First-Prize Peach Pie with Lattice Crust

This recipe won first place in my town's peach pie contest and oh my! what a pie! Imagine no blanching and no peeling, the secret to unforgettable peach sweetness. This is a blue-ribbon pie, for sure.

First-Prize Peach Pie with Lattice Crust

“Baby don't you cry, gonna make a pie
Gonna make a pie with a heart in the middle
Baby don’t be blue
Gonna make for you
Gonna make a pie with a heart in the middle
Gonna be a pie from the heaven above
Gonna be filled with strawberry love.”
~ Quincy Coleman song from the pie-inspiring film Waitress

(To listen along as you read, open this page in another window.)

In 2008, I judged my town’s first-ever peach pie contest. What a kick!

The organizers expected local grandmas to appear bearing pies oozing peach juice, filling the air with the scents of cinnamon and nutmeg and hmm, would anyone choose a pinch of ginger?

Instead, there were seven entries, including yes, a nice grandma or two. But then the young pie bakers arrived. A mother-daughter team was inspired by the movie Waitress, right down to the heart-shaped pastry in the center. A pair of giggly twenty-somethings entered on a lark, looked up recipes online and made not one but two very creditable pies; they laughed that their mothers don’t make pie – but now, thanks to the contest, they had!

My fellow judges and I nibbled at pastry and swooned over sweet peaches. Second prize went to a girl only 15 years old.

But first prize was no contest, all of us were seduced by one pie with an over-the-top, picked-prime peach flavor. Pie baker Chris Berg’s trick for capturing peach flavor? Cook the peaches with their skins on! Imagine, a recipe that is simpler (no blanching and no peeling) and better (oh-so-peachy).

SAVE the SCRAPS Don’t waste the leftover pastry scraps! But don’t re-roll the pieces either. Just arrange all the odd-shaped scraps on a baking sheet. Sprinkle with a little sugar and cinnamon, bake until golden and crispy. I usually stick the scraps in with the pie, setting the timer for about 10 minutes, then checking every minute or two until done.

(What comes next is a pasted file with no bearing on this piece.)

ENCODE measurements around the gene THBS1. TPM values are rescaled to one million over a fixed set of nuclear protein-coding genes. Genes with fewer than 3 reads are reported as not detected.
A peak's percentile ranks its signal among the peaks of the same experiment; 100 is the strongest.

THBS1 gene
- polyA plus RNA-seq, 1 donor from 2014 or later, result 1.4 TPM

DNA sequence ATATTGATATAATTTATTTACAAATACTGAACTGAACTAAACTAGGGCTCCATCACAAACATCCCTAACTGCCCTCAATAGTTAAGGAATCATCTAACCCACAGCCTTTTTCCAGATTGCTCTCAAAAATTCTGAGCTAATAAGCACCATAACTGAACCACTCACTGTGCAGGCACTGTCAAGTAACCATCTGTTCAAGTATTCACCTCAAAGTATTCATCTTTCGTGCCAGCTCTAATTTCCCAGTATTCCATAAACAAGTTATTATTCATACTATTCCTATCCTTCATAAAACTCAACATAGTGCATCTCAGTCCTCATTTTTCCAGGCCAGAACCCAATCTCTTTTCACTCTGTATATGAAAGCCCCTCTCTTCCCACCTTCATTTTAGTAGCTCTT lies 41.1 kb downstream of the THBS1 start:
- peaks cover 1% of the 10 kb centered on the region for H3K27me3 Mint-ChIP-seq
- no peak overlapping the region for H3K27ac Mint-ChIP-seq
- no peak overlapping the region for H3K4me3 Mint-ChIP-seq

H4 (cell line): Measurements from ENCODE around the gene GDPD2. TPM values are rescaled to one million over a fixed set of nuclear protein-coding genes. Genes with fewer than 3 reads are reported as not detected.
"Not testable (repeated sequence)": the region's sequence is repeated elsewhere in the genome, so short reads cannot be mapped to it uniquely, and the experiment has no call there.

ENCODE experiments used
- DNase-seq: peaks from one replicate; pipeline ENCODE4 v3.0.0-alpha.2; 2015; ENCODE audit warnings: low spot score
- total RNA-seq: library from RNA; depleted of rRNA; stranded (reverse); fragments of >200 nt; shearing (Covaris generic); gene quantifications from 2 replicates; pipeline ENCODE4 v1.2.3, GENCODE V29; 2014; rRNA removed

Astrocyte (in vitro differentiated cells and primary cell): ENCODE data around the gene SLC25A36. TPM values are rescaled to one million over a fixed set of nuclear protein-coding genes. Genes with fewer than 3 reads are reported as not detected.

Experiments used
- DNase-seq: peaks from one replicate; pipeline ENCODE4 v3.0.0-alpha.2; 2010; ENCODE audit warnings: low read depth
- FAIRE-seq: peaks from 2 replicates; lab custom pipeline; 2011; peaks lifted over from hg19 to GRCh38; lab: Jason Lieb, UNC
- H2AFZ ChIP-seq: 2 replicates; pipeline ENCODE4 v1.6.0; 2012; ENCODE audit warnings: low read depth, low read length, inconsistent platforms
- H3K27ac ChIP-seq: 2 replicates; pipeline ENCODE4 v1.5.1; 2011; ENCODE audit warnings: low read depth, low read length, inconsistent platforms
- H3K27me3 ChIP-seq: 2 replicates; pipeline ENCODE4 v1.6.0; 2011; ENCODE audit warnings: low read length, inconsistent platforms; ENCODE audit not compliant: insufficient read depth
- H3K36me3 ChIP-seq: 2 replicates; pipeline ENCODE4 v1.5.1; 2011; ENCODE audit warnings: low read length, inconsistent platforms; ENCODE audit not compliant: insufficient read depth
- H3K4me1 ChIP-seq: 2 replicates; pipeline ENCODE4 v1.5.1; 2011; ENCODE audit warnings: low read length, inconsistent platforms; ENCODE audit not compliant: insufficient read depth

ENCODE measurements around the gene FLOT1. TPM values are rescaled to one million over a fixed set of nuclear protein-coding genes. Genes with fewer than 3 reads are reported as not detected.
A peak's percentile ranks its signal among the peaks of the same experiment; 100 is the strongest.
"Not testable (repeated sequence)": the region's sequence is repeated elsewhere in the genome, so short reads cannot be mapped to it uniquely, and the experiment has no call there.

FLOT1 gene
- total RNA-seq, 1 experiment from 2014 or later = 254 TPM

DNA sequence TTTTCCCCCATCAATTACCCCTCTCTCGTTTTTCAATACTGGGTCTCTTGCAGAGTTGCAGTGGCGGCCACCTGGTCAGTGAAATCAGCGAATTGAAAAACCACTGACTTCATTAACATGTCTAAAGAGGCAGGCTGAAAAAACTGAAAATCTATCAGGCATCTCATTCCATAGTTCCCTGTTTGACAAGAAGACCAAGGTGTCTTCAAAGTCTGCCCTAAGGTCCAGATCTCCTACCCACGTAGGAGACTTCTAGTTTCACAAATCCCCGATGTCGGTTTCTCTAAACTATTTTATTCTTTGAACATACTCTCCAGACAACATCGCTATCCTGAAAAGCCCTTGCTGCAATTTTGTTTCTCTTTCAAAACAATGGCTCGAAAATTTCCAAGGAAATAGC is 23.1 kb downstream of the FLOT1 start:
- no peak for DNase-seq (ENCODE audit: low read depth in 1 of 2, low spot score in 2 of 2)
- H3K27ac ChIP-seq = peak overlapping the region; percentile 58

ALANNA’s TIPS For consistency, Kitchen Parade recipes slice pies into eight pieces. But this pie is so rich and good, no one will feel cheated if it’s sliced to serve 10 or 12. I use 6 cups of peaches for a shallow pie pan, 8 for a deep-dish pie. I’ve adapted the filling recipe, cooking the syrup alone for a bit, adding the peaches at the last. This creates a thick syrup without overcooking the peaches. Should a lattice top be woven? Sure, if you insist. But to my aesthetic, weaving the lattice is more fuss and fret than fetching.


Hands-on time: 35 minutes (plus the crust)
Time to table: 4 - 5 hours
Serves 8 (see TIPS)
  • 6 – 8 cups (see TIPS) ripe peaches, skins on
  • 1-1/3 cups sugar
  • 4 tablespoons flour (use 6 tablespoons for 8 cups peaches)
  • 1/2 teaspoon ground nutmeg
  • 3/4 teaspoon vanilla
  • 3 tablespoons butter

CRUST Mix the pastry dough, let chill for at least 30 minutes. Roll out the bottom crust and arrange in a pie plate. Trim the pastry, leaving an inch hanging over the side. Refrigerate.

FILLING Slice the peaches in six or eight pieces lengthwise, then each piece into three or four pieces. In a large saucepan, gently stir together the peaches, sugar, flour and nutmeg. Let rest at room temperature for 20 – 30 minutes until a peachy syrup forms. (See TIPS.) With a slotted spoon, move the peach pieces to a bowl. Bring the remaining liquid to a boil over medium heat, reduce to low, cook for about 10 minutes or until just beginning to thicken. Stir in the peaches; stirring often, cook for another 10 minutes or until the peaches are tender. Take the pan off the heat, stir in vanilla and butter, stirring until butter melts. Let cool to room temperature. (The peach filling can be made ahead of time and refrigerated.)

ASSEMBLE Preheat oven to 425F. Roll the top crust, cut into nine long narrow strips. Working quickly, pour the filling into the bottom crust and arrange the pastry strips in a lattice, five strips running left to right, four strips running up and down (see TIPS). Turn the overhang over to form the crust’s edge, pinch to seal.

BAKE Bake at 425F for 10 minutes. Reduce temperature to 350F, bake for another 25-35 minutes or until the crust is golden on top and bottom and the filling is bubbly.

COOL & SERVE Let cool for 2 hours or more. Slice, serve and savor. For extra decadence, top the slices with scoops of vanilla ice cream.

NUTRITION ESTIMATE Per Slice, assuming the pastry is my Flaky Tender Pie Crust and 8/12 slices: 378/252Cal; 29/19g Tot Fat; 16/11g Sat Fat; 49/33mg Cholesterol; 257/171mg Sodium; 27/18g Carb; 2/1g Fiber; 21/14g Sugar; 2/1g Protein; Weight Watchers 9/6 points